100mm x100mm x1.0mm Conductive Silicone Thermal Pad

100mm x100mm x1.5mm Conductive Silicone Thermal Pad


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Honestly, I wouldn't bother. All graphics cards for the older iMacs are pulled from used or non-working iMacs. You will pay over £150 (very expensive) for a "new" one, and it will fail again within the year, since it is being pulled from a used Mac where this failure happens often. GPU issues are very common on the earlier iMacs, so I would strongly advise selling your model on eBay for spares, and buying a newer model.

If you do insist in replacing this however, @danj or @mayer are probably the best people to ask, so I will let them answer this :)

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Thank you for the referral and bring some expertise into this thread! I will take your advice on the upgraded system vs GPU!


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I have the 2374. I baked the graphics card two months ago and it restored the computer, but of course it may fail again. If I get a year out of it I'll be satisfied. I agree with the other responses that it's likely a poor investment to sink much money into this model.

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The oven trick is only a temporary solution (as you know). Depending on how hot and how long the GPU stays hot will determine the how long this will hold up. You may want to get a copy of TG Pro to help monitor things.

Basically, you altered the bad solder joints of the solder pads under the GPU back to a conductive state and/or melting back the tin whiskers which are shorting across the pads.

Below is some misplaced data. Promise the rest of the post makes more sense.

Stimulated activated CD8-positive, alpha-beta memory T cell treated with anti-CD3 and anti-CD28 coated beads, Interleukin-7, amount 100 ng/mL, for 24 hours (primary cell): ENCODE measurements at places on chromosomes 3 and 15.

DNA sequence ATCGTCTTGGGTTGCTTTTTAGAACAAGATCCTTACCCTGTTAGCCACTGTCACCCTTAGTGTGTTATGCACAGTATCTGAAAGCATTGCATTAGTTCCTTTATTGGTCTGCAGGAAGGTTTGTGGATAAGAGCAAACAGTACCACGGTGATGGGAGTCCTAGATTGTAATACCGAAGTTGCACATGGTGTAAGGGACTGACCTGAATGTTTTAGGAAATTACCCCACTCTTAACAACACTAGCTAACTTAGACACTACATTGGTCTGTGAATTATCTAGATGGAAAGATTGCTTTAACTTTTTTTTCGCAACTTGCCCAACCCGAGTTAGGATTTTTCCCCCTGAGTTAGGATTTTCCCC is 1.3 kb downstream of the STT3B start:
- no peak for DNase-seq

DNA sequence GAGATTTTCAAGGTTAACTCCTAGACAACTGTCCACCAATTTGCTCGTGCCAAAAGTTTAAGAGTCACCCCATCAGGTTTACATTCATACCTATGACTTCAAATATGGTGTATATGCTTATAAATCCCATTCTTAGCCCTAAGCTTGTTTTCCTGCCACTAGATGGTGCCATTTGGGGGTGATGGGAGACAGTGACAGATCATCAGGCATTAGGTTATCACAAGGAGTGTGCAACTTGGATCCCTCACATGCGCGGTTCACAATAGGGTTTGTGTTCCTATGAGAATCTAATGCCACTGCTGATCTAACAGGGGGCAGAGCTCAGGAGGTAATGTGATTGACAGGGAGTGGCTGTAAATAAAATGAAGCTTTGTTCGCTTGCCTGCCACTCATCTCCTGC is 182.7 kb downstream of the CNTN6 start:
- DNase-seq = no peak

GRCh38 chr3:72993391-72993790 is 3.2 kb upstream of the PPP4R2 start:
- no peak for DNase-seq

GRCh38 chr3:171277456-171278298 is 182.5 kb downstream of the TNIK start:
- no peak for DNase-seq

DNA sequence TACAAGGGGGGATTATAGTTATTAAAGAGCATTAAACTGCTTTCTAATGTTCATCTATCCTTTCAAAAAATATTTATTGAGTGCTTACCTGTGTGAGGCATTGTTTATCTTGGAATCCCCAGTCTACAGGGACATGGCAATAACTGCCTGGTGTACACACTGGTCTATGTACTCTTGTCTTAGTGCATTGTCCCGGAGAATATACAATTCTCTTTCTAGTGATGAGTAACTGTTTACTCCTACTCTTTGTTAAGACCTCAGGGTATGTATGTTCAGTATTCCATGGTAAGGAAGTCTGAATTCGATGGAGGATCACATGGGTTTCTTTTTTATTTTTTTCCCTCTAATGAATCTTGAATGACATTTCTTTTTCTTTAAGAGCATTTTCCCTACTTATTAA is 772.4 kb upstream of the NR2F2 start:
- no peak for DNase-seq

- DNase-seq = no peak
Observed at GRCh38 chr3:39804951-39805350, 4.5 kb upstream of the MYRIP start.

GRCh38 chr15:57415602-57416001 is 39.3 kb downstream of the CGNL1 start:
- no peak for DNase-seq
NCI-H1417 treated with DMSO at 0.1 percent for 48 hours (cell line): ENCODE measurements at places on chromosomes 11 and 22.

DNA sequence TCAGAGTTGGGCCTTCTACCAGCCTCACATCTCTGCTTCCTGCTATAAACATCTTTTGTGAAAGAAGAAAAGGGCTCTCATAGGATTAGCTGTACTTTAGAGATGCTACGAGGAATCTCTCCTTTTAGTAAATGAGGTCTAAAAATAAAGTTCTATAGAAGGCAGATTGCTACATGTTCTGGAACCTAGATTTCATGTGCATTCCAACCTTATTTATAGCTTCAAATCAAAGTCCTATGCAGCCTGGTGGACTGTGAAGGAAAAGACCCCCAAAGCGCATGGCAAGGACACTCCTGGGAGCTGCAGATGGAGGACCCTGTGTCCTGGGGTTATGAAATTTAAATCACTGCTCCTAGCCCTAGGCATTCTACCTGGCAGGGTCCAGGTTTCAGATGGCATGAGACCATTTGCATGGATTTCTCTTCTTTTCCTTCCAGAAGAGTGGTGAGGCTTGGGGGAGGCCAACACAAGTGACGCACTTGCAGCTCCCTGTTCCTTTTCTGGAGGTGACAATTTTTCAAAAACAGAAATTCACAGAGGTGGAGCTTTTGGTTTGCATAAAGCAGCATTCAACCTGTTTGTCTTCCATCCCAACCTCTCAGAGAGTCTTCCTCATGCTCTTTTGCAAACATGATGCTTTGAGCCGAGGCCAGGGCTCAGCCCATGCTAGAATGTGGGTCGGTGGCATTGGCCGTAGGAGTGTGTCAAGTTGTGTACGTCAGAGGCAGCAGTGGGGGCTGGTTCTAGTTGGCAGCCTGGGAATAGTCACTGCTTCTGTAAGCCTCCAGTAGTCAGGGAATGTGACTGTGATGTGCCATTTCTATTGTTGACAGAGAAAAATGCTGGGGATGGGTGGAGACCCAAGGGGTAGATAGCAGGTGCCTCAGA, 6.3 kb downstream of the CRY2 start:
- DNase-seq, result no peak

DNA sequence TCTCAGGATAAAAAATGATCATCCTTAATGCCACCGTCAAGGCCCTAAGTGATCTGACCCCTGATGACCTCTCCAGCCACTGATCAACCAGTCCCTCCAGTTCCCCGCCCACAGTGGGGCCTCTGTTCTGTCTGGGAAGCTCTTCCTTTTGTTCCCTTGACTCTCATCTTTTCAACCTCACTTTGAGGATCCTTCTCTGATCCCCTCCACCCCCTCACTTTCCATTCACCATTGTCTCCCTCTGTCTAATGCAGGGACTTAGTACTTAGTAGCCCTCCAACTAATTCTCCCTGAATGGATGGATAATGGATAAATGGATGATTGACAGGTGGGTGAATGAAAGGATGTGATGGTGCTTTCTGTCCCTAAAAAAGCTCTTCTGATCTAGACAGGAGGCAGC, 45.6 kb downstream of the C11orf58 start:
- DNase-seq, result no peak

I experimented with TG Pro, which will allow me to do most anything I wish with the fans. But it offers no guidance as to what I SHOULD do. By this I mean, how to cool the computer more than the Mac OS system software will, without running the fans unnecessarily.

I imagine a good rule would be something like, "Apple's fan speed plus XX%." Because Apple at least has some basis for its fan speeds, even if it has failed to keep from roasting the iMac's internal parts. I can make some rules, but I'd be guessing as to whether they'd be enough or too much to achieve my end of keeping the iMac healthy.

Any thoughts?


TG Pro is more of a speedometer of your systems temp than telling you how to use your system.

Lets say a given process ramps up the temp for 2 min's then drops down. So I could use TC Pro's Turbo function to ramp the fans up sooner so the processor/GPU don't go over the threshold I've decided on. The only problems with this is the fact this is just a line in the moving sand ;-{

As you can't really control the systems processing at that granularity. But, you can stop the process to let the system cool down a bit and then continue.

Here's some other examples:

- Lets say you are running a game and the temp is now at the high-water mark you can then pause the game to let is cool down.

- Now lets say you are processing a batch of images (video) and the temp hits the high-water mark you really can't stop things without damaging the work.

Just because you push the fans a bit doesn't solve the root issue as these older systems just weren't designed for the heavy graphics todays games and productivity apps use


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jeff sarà eternamente grato.